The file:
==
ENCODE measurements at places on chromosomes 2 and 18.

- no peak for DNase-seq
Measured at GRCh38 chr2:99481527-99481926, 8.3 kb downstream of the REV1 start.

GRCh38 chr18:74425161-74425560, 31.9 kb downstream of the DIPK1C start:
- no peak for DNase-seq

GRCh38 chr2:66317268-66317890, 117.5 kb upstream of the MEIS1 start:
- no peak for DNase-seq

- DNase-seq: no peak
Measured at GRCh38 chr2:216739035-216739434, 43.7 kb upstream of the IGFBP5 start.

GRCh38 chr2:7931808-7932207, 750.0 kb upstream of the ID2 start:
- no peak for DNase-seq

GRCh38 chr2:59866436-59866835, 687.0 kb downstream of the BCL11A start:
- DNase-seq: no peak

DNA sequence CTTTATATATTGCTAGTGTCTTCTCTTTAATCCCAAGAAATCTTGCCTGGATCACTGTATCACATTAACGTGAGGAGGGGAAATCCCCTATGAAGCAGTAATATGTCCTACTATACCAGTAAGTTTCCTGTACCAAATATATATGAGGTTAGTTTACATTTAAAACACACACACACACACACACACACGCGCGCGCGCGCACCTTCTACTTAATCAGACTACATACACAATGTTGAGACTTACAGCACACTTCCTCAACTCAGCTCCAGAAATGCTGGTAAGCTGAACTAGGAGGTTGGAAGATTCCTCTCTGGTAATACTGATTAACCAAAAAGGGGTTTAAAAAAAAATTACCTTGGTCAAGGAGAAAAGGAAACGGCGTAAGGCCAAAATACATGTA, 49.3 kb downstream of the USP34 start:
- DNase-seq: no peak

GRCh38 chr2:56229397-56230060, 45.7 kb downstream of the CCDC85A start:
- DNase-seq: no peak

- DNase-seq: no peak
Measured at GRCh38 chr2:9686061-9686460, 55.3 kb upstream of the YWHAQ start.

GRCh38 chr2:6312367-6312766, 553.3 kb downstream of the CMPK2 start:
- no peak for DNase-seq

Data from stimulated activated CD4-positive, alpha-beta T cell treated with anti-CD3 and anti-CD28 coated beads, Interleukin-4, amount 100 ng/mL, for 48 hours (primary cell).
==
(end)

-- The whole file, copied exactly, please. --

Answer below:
ENCODE measurements at places on chromosomes 2 and 18.

- no peak for DNase-seq
Measured at GRCh38 chr2:99481527-99481926, 8.3 kb downstream of the REV1 start.

GRCh38 chr18:74425161-74425560, 31.9 kb downstream of the DIPK1C start:
- no peak for DNase-seq

GRCh38 chr2:66317268-66317890, 117.5 kb upstream of the MEIS1 start:
- no peak for DNase-seq

- DNase-seq: no peak
Measured at GRCh38 chr2:216739035-216739434, 43.7 kb upstream of the IGFBP5 start.

GRCh38 chr2:7931808-7932207, 750.0 kb upstream of the ID2 start:
- no peak for DNase-seq

GRCh38 chr2:59866436-59866835, 687.0 kb downstream of the BCL11A start:
- DNase-seq: no peak

DNA sequence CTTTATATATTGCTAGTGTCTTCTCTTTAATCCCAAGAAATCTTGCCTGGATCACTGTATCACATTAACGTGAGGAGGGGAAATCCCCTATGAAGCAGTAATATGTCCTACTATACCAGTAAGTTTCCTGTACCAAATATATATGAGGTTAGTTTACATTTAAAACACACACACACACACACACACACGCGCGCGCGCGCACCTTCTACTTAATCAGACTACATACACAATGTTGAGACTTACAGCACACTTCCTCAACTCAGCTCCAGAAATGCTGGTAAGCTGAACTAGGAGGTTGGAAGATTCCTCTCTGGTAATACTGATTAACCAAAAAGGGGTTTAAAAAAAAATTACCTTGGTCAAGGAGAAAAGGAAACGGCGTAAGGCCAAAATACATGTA, 49.3 kb downstream of the USP34 start:
- DNase-seq: no peak

GRCh38 chr2:56229397-56230060, 45.7 kb downstream of the CCDC85A start:
- DNase-seq: no peak

- DNase-seq: no peak
Measured at GRCh38 chr2:9686061-9686460, 55.3 kb upstream of the YWHAQ start.

GRCh38 chr2:6312367-6312766, 553.3 kb downstream of the CMPK2 start:
- no peak for DNase-seq

Data from stimulated activated CD4-positive, alpha-beta T cell treated with anti-CD3 and anti-CD28 coated beads, Interleukin-4, amount 100 ng/mL, for 48 hours (primary cell).